DALLAS -- As early as next month, the Oklahama Turnpike Authority may convert $50 million of year-old debt into variable-rate bonds through current refunding.

Richard Ridings, chief executive officer of the authority, said yesterday that his board and the state's two bond oversight commissions have already give approval to the transaction.

"We are considering it," he confirmed. "Our reasons for doing it would be twofold: to take advantage of savings opportunities and to also have a portion of our outstanding debt in variable-rate."

Mr. Ridings said estimates of savings by converting from fixed-rate to variable debt range from $1 million to $4.5 million over the life of the issue. Whether the transaction will ultimately be completed, he said, depends on market conditions and whether the authority obtains favorable terms with a letter of credit bank.

"The market is right for us right now," he said, adding that the differential spread between fixed- and variable-rate debt would be 200 basis points after costs.

Oklahoma Bond Adviser Jim Joseph said the proposed transaction could be beneficial if the market holds.

"The authority feels it can manage the risk," he said. "This would allow them to take advantage of the steep yield curve."

Mr. Ridings said the authority has not yet determined what maturities it might issue for the variable-rate debt.

Also, he said, a new selection process for underwriters to handle the negotiated transaction is not expected. Instead, the authority plans to choose a team from among the regional and Wall Street firms that underwrote the agency's other issues in the last year.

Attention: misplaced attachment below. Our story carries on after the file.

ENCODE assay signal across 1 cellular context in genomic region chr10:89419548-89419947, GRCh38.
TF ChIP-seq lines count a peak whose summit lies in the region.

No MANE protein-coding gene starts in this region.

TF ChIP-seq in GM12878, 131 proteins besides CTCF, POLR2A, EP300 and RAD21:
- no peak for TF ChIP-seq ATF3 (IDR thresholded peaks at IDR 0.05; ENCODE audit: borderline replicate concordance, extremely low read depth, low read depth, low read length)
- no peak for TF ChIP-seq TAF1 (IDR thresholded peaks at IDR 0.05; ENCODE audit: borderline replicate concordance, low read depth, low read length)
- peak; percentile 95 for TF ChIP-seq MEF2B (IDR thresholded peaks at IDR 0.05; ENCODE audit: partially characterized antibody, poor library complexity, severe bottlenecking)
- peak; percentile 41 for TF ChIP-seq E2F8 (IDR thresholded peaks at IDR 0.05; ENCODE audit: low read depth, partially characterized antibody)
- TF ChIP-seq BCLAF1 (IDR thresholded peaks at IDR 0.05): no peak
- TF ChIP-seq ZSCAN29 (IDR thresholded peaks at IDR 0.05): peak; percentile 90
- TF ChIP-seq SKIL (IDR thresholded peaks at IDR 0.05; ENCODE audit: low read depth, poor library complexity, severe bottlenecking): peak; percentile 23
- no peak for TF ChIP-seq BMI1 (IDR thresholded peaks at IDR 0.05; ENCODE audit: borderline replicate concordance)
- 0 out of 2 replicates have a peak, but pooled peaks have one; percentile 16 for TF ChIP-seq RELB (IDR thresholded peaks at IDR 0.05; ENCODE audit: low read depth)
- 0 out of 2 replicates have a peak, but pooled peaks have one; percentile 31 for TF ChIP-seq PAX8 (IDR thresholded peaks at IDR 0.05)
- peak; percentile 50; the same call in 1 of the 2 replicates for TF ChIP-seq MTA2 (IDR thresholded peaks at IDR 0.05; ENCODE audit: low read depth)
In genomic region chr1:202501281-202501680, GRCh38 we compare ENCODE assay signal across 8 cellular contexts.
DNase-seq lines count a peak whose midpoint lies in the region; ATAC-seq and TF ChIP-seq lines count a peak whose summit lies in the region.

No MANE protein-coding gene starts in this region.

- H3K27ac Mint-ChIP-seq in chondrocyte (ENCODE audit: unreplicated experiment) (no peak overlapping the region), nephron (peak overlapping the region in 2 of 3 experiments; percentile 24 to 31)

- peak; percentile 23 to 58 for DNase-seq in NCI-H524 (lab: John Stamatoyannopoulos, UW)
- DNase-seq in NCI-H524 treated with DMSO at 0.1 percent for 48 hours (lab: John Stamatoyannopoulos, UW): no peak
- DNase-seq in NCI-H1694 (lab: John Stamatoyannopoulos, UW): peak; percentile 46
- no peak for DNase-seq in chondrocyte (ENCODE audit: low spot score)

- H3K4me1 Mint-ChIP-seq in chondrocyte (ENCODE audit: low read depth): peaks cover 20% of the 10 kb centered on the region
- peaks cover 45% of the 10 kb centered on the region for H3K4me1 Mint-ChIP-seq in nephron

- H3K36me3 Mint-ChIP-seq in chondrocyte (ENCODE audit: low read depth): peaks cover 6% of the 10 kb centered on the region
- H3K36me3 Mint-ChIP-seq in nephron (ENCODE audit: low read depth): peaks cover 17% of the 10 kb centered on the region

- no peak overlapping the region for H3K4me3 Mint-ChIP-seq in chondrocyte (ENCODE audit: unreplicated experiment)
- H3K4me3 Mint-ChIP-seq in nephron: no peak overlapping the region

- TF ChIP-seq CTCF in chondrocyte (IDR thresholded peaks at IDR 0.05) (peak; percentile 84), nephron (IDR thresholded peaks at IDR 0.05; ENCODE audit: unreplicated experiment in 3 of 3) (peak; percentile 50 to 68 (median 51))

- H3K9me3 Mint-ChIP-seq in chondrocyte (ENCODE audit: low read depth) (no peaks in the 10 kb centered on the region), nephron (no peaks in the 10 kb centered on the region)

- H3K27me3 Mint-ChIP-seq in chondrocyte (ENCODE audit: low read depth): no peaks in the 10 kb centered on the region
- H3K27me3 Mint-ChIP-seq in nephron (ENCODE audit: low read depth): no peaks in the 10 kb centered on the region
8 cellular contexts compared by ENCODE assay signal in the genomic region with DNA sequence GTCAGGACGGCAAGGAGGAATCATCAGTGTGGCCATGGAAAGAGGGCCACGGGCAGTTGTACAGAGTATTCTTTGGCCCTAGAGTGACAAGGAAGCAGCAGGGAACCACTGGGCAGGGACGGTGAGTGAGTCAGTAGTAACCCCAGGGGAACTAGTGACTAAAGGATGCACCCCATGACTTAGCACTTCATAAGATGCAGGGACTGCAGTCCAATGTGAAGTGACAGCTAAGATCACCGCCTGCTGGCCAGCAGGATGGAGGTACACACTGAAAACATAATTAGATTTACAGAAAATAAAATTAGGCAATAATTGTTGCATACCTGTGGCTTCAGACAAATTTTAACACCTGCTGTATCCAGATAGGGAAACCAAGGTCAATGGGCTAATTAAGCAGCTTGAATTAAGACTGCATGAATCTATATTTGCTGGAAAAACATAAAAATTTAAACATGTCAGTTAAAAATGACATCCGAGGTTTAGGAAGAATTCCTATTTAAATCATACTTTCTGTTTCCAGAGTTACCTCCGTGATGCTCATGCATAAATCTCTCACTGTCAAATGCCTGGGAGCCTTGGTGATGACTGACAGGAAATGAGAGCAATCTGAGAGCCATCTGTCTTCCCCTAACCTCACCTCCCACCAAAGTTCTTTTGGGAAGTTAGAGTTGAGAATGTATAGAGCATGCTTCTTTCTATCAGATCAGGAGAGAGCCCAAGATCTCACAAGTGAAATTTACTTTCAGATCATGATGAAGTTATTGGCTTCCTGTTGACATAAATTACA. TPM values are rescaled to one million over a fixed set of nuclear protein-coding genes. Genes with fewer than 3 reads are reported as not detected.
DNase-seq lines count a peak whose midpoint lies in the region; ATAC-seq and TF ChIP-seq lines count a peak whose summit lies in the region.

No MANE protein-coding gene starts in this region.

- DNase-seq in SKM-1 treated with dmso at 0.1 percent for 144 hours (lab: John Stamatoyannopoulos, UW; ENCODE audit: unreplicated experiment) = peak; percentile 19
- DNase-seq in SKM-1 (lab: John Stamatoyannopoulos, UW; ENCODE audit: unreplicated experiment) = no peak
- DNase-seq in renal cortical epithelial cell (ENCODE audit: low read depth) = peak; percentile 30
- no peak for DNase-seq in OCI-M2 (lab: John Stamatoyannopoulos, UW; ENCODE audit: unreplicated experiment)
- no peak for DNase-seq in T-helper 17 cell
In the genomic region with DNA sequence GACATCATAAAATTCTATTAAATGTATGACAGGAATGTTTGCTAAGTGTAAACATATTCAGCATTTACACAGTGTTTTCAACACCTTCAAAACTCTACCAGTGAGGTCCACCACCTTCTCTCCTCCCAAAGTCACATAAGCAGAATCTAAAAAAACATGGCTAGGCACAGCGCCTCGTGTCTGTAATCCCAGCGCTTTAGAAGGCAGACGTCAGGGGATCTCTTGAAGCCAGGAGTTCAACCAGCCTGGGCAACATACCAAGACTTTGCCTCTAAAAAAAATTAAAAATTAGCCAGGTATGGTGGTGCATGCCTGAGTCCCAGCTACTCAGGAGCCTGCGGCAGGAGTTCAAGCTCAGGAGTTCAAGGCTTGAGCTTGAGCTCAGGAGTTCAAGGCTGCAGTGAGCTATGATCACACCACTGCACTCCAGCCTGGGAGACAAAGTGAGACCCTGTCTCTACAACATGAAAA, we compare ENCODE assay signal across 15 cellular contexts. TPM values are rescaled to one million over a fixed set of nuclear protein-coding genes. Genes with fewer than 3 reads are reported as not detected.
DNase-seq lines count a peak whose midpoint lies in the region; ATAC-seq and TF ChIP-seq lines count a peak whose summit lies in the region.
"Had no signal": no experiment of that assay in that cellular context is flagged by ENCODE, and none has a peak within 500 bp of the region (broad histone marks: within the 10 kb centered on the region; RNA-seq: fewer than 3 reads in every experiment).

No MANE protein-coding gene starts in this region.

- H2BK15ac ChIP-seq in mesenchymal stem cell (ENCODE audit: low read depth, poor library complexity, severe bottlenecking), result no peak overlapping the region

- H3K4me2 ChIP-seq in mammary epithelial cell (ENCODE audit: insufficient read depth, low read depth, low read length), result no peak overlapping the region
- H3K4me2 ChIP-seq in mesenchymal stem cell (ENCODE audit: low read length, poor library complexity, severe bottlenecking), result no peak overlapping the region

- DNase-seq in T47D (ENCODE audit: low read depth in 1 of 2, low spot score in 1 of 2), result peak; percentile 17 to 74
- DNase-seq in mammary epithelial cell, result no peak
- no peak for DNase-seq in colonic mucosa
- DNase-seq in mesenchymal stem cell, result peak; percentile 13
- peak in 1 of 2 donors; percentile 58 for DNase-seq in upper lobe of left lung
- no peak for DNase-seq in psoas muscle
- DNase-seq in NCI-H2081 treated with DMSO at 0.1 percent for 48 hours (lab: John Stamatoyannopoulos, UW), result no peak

In May, a large syndicate underwrote a $608 million refunding of much of the single-A rated authority's debt.

When the state's joint Legislative and Executive Oversight Commissions approved that refunding, it also authorized the conversion of fixed rate debt to variable-rate bonds.

Mr. Joseph said the commissions gave conditional approval to the deal as long as costs of issuance did not exceed 1% and savings were at least 2% on a present-value basis. Also, the turnpike cannot have more than 10% of its outstanding debt in variable-rate instruments at any one time.

If completed, the $50 million transaction would mean that just under 8% of the authority's estimated $600 million in outstanding long-term revenue debt would be in a variable rate mode.

If the transaction is completed, it would mean that nearly all of the agency's outstanding debt will have been refunded over the past year. "All but a small portion would be refunded," said Mr. Joseph. "I think it was about $30 million worth that was not efficient to refund."

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